Editorial

Our public transport bedlam

It is a nightmare to think of going to make use of public transportation in today’s Owerri city. This is what urban renewal in Imo state has left behind, together with a host of other avoidable, intractable problems.
Owerri now is virtually in a hurry to be the most backward city in public transportation.
It all points to the mad house that Owerri has become. By that the city is now a terror zone in which visitors and residents alike don’t feel safe again.
Since the banning of keke transport, the streets of Owerri have been taken over by junks and rickety vehicles long abandoned by their owners. There are, though thankfully, few good, clean private cars running as taxis. Can this be the intention of government in removing kekes as taxis? It cannot be.
For one thing, the whole thing lacks organization and has become an all-comers’ affair without regulation. We doubt and even dare question this intention. The existence of all manner of vehicles as taxis has substantially defaced city. There are reports of robberies, when people are ferried in unregistered, unidentifiable taxis. Even the official Taximo are said to have been used in robbing people. The confusion is compounded by the lack of designated pick-up points, such as taxi and bus stops. And there are no controlling offices where complaints can be made about taxi operations.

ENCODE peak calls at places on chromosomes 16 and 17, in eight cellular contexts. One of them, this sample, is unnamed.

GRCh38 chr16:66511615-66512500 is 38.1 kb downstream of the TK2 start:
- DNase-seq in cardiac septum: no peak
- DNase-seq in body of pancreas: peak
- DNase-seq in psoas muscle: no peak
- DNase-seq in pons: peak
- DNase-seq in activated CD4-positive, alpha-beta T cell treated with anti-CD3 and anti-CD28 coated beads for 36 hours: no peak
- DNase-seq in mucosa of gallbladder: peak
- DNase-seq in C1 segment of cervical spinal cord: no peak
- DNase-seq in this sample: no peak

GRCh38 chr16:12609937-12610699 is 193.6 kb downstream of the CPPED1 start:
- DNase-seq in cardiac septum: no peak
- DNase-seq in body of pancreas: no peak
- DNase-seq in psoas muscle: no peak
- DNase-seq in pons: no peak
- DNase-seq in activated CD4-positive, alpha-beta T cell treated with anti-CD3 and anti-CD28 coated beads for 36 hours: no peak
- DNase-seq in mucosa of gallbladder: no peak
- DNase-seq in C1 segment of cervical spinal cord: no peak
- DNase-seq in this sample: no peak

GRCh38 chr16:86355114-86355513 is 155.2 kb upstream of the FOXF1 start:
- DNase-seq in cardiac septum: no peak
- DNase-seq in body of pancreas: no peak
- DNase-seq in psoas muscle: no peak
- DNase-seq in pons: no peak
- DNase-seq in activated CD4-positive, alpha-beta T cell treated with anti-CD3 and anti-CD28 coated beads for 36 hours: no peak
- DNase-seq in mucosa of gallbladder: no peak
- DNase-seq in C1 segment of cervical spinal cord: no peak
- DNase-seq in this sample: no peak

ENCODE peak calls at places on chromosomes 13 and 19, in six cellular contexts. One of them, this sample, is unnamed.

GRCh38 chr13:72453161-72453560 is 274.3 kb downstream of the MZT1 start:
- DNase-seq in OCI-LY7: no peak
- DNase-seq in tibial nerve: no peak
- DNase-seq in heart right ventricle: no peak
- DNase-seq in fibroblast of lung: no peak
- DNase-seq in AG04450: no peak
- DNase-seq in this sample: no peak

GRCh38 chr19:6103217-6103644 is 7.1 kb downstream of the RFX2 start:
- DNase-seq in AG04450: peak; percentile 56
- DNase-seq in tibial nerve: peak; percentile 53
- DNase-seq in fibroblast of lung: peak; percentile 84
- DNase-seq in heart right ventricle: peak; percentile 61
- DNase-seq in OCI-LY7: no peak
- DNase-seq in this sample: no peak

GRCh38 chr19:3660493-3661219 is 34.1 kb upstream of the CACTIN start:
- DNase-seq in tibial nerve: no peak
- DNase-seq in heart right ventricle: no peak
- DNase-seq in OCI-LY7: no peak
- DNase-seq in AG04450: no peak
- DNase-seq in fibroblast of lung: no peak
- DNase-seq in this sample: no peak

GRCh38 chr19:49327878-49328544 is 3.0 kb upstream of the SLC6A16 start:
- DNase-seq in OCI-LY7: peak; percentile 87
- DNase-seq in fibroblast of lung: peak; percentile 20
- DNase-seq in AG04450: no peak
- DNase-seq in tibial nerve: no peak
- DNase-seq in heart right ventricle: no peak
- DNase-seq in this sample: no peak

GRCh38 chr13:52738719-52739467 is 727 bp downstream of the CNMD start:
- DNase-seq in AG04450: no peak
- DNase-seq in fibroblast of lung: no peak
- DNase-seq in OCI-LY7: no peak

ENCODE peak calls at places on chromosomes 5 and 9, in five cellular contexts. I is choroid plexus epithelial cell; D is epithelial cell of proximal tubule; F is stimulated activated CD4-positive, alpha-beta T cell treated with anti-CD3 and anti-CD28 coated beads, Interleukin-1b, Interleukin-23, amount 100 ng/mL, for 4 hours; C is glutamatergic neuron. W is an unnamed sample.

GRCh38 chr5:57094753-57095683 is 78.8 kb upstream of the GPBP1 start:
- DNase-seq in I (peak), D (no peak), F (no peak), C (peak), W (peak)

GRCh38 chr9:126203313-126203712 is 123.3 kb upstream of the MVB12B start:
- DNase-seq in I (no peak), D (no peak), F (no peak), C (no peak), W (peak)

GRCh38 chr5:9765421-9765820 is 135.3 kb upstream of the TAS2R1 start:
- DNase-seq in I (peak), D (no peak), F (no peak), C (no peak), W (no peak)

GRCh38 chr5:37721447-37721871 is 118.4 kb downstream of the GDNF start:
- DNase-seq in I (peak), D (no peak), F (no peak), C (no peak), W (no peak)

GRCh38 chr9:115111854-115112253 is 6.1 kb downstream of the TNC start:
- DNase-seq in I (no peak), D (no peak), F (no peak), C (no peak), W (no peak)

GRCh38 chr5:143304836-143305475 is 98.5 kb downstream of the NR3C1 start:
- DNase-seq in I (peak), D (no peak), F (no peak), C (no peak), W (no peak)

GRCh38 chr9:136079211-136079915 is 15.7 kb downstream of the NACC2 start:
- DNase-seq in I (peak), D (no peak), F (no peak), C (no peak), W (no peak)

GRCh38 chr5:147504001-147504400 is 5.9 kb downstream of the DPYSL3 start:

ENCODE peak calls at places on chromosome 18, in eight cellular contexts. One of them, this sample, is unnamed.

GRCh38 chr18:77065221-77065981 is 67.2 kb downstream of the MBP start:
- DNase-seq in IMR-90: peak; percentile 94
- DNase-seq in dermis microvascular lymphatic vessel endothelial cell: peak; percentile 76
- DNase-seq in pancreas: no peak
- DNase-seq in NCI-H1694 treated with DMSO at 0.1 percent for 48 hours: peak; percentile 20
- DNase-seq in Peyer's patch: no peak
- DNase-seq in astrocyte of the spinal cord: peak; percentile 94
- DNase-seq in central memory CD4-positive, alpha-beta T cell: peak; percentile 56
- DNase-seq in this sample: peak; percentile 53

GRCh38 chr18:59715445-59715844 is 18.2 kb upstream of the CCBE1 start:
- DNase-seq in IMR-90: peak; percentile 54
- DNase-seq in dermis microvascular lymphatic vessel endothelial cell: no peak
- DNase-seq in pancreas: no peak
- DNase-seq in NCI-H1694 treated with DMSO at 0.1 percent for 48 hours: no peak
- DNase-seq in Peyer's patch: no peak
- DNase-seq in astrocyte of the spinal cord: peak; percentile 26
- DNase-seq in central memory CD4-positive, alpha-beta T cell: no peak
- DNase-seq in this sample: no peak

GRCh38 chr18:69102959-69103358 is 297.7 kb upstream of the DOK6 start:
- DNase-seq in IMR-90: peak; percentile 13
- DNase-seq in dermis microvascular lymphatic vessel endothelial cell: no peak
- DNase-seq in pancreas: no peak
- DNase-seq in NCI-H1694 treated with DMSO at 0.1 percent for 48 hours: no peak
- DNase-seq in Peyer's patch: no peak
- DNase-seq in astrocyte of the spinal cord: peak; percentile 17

It is certainly a job half-done if government would remove keke vehicles only to enthrone chaos and confusion into its public transport system. What does it mean? The confusion must affect our tourism, if there is any. People will not visit or tour places or countries where there is no order or arrangement to travel in safety.
But here, not only is public safety in jeopardy, people are unable to move about in comfort. Neither is there assurance that people will reach their destinations in time, if at all, because of the chaos. Disgusting, some armed men are all over the place openly collecting money, as a sort of indirect taxation and official robbery of motorists. If not approved by government, this will not happen.
Imo state authorities must realize the emergency we face in the public transport situation and do something urgently. The public is suffering in silence and may explode in outrage. This condition must not persist for too long.

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